Before attempting any biological inference from the results of the statistical tests, it is important to consider whether attributes like GC content, repeat density, local recombination rate, and segmental duplications might affect the rates and patterns of substitution (19, 20). In principle, the ML estimation procedure corrects for variation in base composition; however, if the true substitution rate differs across the genome in a manner that is correlated with GC content, then we should be able to detect this by simple correlation (6, 12) (Database S2). The synonymous substitution rate was significantly correlated with the following attributes: GC content (0.164, P < 0.0001), local recombination rate in cM/Mb (21) (0.100, P < 0.001), and LINE (long interspersed nuclear element) density (–0.091, P < 0.0001). None of these factors was significantly correlated with either nonsynonymous substitution rate or P2-value; however, genes associated with some biological processes, such as olfaction, do show nonrandom associations with genomic location [P < 10–4, Kolmogorov-Smirnov (K-S) test] and GC content (P < 10–9, K-S test). We also verified that segmental duplications were not responsible for distortions in the patterns of substitution seen in our tests, mostly because genes with close duplicates were underrepresented in our set because of the requirement for strict human-mouse orthology. Interestingly, the genes with P2-values <0.05 are overrepresented in the Online Mendelian Inheritance in Man (OMIM) catalog of genes associated with genetic disease (P = 0.009), demonstrating the relevance of interspecific comparisons (

Many of the 7645 genes have been classified into inferred functional categories based on the Panther classification system (6, 22). We asked, for the subset of genes in each functional category, whether the distribution of P2 values for those genes differed significantly from the P2 distribution for the full set of 7645 genes (6) (tables S2 and S3). In this way, we can gain insight into higher-order biological processes and molecular functions that may be under selective pressure in a given lineage (Tables 1 and 2). The statistical tests of significance are valid as formal inferences, and these lead immediately to tentative biological hypotheses, only some of which we describe here.

Table 1.

Biological processes showing the strongest evidence for positive selection. The top panel includes the categories showing the greatest acceleration in human lineage, and the bottom panel includes categories with the greatest acceleration in the chimp lineage.

Biological process Number of genesView inlinePMW (human/Model 2)View inlinePMW (chimp/Model 2)View inline
Categories showing the greatest acceleration in human lineage
Olfaction 48 0 0.9184
Sensory perception 146 (98) 0 (0.026) 0.9691 (0.9079)
Cell surface receptor—mediated signal transduction 505 (464) 0 (0.0386) 0.199 (0.0864)
Chemosensory perception 54 (6) 0 (0.1157) 0.9365 (0.7289)
Nuclear transport 26 0.0003 0.2001
G protein—mediated signaling 252 (211) 0.0003 (0.1205) 0.2526 (0.0773)
Signal transduction 1030 (989) 0.0004 (0.0255) 0.0276 (0.0092)
Cell adhesion 132 0.0136 0.3718
Ion transport 237 0.0247 0.8025
Intracellular protein traffic 278 0.0257 0.8099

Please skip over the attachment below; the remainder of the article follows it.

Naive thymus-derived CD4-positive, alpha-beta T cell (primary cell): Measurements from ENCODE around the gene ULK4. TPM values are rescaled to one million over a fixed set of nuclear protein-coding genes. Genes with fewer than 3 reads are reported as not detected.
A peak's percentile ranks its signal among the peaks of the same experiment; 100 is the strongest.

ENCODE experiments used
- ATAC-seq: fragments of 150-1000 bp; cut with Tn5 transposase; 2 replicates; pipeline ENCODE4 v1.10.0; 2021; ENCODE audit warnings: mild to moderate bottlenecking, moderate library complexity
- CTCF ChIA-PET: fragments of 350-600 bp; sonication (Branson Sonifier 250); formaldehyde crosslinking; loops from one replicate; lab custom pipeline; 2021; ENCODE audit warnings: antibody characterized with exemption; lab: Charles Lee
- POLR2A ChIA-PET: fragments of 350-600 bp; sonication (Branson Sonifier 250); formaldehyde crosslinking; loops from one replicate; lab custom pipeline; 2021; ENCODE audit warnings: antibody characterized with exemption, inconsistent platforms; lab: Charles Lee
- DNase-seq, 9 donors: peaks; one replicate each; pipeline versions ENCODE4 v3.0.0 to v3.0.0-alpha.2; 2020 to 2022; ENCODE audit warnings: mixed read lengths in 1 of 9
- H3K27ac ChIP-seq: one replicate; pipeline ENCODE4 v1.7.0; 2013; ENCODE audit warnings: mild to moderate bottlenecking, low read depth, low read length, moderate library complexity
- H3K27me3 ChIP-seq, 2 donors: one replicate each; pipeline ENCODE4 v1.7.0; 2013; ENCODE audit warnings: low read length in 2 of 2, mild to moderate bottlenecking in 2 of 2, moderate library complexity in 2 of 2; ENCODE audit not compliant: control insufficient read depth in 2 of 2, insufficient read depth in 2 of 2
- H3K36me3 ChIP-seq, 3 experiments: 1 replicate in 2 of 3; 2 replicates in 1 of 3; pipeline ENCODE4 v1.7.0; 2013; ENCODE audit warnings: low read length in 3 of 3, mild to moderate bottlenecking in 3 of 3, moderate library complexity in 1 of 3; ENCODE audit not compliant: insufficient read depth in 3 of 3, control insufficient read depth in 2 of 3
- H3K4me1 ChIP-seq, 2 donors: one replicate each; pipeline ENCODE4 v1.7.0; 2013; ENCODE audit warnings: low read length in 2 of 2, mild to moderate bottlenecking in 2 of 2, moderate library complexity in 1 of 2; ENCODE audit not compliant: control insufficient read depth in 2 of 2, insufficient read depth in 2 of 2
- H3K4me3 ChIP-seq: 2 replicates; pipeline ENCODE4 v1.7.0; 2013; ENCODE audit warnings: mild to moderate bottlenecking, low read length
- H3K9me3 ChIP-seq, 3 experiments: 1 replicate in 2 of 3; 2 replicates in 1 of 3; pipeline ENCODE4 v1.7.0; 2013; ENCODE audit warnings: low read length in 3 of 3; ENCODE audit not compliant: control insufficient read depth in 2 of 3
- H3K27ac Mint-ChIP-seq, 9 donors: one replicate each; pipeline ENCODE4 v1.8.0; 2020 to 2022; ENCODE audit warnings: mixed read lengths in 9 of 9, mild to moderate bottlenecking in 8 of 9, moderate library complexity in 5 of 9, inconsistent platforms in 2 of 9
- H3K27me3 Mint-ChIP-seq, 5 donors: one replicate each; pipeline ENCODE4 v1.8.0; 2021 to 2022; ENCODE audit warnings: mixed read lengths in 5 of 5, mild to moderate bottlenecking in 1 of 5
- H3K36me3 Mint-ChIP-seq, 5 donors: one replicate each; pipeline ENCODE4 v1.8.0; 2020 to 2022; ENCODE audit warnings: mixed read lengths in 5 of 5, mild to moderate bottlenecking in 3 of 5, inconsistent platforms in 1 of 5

Transport 391 0.0326 0.7199
Metabolism of cyclic nucleotides 20 0.0408 0.1324
Amino acid metabolism 78 0.0454 0.0075
Cation transport 179 0.0458 0.8486
Developmental processes 542 0.0493 0.2322
Hearing 21 0.0494 0.9634
Categories with the greatest acceleration in the chimp lineage
Signal transduction 1030 (989) 0.0004 (0.0255) 0.0276 (0.0092)
Amino acid metabolism 78 0.0454 0.0075
Amino acid transport 23 0.1015 0.0102
Cell proliferation and differentiation 82 0.3116 0.0182
Cell structure 174 0.2633 0.0233
Oncogenesis 201 0.3132 0.0267
Cell structure and motility 239 0.2208 0.0299
Purine metabolism 35 0.9127 0.0423
Skeletal development 44 0.2876 0.0438
Mesoderm development 168 0.5813 0.0439
Other oncogenesis 39 0.2777 0.0469
DNA repair 49 0.9363 0.0477
  • View inline* The number of genes and the PMW values excluding olfactory receptor genes are shown in parentheses.

  • Table 2.

    Molecular functions showing the strongest evidence for positive selection. The table includes only human-accelerated categories, because the only categories accelerated in the chimp lineage are chaperones (P = 0.0124), cell adhesion molecules (P = 0.0220), and extracellular matrix (P = 0.0333).

    Molecular function Number of genesView inlinePMW (human/Model 2)View inlinePMW (chimp/Model 2)View inline
    G protein coupled receptor 199 (153) 0 (0.2533) 0.8689 (0.6776)
    G protein modulator 62 0.0008 0.3776
    Receptor 448 0.0030 0.9798
    Ion channel 134 0.0043 0.8993
    Extracellular matrix 97 (95) 0.0120 (0.0178) 0.1482 (0.1593)
    Other G protein modulator 32 0.0149 0.4441
    Extracellular matrix glycoprotein 44 (42) 0.0178 (0.0269) 0.1579 (0.1765)
    Voltage-gated ion channel 62 0.0219 0.6692
    Other hydrolase 95 0.0260 0.4823
    Oxygenase 46 0.0303 0.4792
    Protein kinase receptor 37 0.0314 0.6911
    Transporter 214 0.0338 0.1836
    Ligand-gated ion channel 45 0.0405 0.9503
    Microtubule binding motor protein 22 0.0421 0.6385
    Microtubule family cytoskeletal protein 54 0.0467 0.2815
  • View inline* The number of genes and the PMW values excluding olfactory receptor genes are shown in parentheses.

  • In the human lineage, genes involved in olfaction show a significant tendency to be under positive selection (PMW < 0.005) (Table 1 and Fig. 2). Nearly all the genes classified to olfaction are olfactory receptors (ORs). It seems likely that the different life-styles of chimps and humans might have led to divergent selection pressure on these receptors. There has been a rapid acceleration of pseudogene formation in human ORs (23), and the acceleration of apparent amino acid substitution in pseudogenes could potentially lead to a spurious inference of selection. However, we verified that most of the OR genes in our set are bona fide genes (, indicating that these genes are either undergoing positive selection or are in the process of pseudogenization (24).

    Fig. 2.